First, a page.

Due to the Covid-19 pandemic, more of us are working remotely. Employees have been setting up workspaces in spare rooms, on dining tables and in sheds, giving a truly impressive demonstration into how businesses can adapt to survive in uncertain times.
What effects will remote working gave on whistleblowing?
Whilst plenty of businesses have extolled the benefits of remote working, there's never been a situation that has required the majority of the workforce to continue with their work whilst being away from the workplace indefinitely, and such under stressful conditions.
It's not inconceivable that such a dramatic shift in the norm and a break in the line management will see an increase in misconduct. For that reason you must consider the possible changes in mindset when it comes to Speaking-up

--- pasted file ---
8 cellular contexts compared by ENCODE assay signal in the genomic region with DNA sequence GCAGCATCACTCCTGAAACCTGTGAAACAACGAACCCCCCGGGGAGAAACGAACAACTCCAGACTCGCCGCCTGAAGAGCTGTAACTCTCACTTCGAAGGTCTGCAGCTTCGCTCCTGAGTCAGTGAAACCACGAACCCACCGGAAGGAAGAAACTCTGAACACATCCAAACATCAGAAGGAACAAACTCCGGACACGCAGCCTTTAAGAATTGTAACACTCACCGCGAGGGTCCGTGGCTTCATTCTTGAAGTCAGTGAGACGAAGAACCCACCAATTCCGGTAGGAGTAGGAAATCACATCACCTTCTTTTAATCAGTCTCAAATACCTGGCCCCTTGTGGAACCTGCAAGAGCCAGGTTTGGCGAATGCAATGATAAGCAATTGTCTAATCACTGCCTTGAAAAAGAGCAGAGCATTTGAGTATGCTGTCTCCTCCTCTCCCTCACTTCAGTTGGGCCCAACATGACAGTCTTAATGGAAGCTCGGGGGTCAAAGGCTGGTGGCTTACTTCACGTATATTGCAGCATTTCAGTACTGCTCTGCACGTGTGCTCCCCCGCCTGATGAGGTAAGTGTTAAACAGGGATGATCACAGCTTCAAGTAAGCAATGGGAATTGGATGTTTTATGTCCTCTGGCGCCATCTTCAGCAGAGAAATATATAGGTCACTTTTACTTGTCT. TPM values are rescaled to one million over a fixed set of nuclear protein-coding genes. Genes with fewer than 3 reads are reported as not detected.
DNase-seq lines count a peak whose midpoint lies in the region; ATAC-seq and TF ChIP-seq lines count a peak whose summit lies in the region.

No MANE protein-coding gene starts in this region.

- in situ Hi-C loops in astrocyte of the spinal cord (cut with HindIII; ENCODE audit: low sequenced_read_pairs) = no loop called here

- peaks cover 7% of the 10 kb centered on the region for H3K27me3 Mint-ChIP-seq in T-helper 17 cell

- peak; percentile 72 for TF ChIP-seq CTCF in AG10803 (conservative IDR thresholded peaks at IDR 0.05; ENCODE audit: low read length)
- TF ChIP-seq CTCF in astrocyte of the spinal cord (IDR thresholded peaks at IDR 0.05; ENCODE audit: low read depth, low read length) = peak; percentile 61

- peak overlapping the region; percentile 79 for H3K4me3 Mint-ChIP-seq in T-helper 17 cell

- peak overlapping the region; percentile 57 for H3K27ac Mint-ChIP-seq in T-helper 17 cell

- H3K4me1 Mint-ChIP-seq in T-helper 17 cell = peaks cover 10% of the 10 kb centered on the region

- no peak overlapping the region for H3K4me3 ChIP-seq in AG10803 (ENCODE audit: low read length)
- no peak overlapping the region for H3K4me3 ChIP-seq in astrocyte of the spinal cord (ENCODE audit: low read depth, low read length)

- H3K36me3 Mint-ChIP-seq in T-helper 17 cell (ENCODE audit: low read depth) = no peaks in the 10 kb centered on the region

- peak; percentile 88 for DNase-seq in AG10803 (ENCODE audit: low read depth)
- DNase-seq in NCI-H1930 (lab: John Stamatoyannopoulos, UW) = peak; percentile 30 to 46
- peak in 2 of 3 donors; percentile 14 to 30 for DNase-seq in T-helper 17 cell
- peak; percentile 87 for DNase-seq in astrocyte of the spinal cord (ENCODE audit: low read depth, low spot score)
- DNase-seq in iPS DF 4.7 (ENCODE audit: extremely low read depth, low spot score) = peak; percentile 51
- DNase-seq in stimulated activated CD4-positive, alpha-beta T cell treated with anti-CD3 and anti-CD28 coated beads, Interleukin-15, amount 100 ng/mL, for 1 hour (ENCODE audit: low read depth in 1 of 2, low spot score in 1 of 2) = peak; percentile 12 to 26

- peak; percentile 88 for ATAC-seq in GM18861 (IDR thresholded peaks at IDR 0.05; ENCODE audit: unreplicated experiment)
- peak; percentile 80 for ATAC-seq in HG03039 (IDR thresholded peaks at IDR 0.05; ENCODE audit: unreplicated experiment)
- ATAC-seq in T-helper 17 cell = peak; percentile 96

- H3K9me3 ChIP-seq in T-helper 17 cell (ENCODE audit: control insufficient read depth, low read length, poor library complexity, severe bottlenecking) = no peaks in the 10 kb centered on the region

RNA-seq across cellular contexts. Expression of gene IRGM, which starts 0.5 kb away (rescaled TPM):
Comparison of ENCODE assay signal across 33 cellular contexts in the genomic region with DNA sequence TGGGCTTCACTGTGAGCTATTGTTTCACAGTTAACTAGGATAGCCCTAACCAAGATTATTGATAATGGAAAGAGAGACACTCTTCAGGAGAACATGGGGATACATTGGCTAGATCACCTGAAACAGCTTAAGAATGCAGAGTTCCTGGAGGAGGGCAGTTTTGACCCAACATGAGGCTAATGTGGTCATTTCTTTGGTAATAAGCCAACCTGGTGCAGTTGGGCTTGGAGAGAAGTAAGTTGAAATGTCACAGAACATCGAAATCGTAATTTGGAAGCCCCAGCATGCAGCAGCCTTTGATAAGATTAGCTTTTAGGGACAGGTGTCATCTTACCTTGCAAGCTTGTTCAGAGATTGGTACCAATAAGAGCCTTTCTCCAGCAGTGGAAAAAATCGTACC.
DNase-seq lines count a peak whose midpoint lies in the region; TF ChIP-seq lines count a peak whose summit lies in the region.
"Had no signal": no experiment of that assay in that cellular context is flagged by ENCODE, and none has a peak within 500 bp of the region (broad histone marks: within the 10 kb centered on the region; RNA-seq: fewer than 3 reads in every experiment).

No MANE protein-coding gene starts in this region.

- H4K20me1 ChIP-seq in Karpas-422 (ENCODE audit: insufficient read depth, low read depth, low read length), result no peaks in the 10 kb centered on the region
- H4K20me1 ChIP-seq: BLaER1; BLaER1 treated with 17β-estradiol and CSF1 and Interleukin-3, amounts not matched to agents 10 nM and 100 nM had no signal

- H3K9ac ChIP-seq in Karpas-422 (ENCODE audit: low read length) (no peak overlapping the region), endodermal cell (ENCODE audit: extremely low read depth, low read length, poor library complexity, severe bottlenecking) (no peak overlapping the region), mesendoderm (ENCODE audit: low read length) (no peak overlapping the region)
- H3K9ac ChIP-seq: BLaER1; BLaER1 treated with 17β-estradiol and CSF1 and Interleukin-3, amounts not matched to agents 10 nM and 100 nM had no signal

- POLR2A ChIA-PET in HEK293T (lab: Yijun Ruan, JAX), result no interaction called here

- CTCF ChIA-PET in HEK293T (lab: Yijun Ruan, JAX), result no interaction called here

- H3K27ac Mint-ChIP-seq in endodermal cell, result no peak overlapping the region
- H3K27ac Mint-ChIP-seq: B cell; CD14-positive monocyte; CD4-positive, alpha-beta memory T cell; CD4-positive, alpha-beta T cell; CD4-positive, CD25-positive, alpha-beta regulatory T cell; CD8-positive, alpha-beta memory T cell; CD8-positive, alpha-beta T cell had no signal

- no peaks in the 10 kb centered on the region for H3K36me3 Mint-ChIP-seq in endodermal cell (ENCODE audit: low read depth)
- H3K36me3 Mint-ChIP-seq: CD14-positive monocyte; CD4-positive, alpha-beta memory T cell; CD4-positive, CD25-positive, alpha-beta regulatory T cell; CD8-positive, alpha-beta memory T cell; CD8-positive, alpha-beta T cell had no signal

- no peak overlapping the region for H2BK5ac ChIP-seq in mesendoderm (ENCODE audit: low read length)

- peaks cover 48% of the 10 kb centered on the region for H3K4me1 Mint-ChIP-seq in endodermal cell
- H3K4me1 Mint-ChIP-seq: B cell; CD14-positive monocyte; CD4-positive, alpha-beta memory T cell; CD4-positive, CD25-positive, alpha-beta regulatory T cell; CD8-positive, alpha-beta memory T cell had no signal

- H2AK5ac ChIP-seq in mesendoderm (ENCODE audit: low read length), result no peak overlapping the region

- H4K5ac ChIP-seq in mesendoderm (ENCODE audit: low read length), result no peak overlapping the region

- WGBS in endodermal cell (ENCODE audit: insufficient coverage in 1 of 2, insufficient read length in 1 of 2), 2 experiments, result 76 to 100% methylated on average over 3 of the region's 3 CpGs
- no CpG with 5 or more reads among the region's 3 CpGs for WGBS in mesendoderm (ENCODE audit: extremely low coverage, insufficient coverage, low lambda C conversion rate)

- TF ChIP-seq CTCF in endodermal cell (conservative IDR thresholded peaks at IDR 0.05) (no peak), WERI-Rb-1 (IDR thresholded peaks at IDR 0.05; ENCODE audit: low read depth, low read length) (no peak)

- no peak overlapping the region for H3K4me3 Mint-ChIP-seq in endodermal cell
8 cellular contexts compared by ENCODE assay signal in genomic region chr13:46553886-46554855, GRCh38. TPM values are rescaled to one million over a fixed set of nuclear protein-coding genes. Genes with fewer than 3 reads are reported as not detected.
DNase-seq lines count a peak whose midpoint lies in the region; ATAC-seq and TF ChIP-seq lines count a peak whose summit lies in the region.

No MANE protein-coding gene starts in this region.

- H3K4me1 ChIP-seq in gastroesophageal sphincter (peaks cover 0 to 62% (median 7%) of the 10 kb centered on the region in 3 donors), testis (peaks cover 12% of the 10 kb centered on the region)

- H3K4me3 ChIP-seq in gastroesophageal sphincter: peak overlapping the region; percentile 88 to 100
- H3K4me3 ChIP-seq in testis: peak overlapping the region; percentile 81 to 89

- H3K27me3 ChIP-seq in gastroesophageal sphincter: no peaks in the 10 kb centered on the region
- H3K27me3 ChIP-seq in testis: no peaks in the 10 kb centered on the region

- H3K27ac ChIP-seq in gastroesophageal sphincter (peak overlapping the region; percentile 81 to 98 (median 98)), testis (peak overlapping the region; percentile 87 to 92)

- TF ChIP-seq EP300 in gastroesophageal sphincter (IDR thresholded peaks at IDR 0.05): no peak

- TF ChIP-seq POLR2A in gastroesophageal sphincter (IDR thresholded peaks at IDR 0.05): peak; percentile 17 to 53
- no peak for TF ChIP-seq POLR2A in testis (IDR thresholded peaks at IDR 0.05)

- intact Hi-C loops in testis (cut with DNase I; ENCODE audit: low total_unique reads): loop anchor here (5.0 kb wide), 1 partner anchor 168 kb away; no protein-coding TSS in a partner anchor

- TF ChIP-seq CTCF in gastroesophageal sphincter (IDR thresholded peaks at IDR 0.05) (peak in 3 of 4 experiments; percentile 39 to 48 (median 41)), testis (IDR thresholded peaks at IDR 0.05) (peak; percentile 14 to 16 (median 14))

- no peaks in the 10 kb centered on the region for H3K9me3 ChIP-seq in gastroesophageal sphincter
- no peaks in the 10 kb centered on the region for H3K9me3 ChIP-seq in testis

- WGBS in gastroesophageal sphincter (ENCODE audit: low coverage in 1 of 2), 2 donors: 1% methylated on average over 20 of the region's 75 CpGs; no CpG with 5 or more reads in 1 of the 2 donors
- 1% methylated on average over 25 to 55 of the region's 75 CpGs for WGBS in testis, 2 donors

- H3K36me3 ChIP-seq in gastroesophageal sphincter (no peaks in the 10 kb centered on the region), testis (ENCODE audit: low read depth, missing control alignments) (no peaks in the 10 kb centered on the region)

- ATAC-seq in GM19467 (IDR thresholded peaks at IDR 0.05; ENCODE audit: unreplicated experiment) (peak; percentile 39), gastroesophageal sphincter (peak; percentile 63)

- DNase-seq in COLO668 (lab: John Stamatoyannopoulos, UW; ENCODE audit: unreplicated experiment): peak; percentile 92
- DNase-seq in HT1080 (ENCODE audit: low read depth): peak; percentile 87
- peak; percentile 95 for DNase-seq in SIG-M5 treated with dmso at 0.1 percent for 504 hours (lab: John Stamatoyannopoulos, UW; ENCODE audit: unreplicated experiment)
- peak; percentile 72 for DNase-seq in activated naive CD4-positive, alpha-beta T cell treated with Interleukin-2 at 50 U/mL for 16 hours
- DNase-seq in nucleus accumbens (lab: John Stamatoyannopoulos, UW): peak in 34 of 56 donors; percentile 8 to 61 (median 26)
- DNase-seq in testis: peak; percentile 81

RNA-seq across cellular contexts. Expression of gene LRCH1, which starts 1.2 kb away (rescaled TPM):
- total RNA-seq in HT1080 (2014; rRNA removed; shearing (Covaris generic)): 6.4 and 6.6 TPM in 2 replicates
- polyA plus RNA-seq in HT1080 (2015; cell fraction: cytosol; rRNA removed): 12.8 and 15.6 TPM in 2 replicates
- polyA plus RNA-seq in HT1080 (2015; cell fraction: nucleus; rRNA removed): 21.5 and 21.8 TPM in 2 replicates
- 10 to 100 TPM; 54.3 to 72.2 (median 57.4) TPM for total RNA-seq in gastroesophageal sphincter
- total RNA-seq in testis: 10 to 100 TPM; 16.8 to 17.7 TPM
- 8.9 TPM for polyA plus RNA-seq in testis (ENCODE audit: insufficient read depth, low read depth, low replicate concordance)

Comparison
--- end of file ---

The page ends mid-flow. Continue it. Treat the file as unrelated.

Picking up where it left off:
What does that mean? Well, any distance from the usual management structure and the day-to-day of office life is likely to have one of two consequences:
- Being outside of the workplace may create a lack of urgency when it comes to reporting wrongdoing, an 'out of sight, out of mind' mentality that could go as far as rationalising some misconduct as being a product of exceptional circumstances.
- Some employees may take the opposite view, feeling a greater sense of security due to their satellite status. Such reporting isn't always limited to current, or recent events, but the culmination of long-held suspicions, with Speaking-up coming as the result of the confidence afforded to them by distance.
Attitudes will differ between individual team members, so it's important that a company reaches out across the board.
Originally published 10th June 2020.
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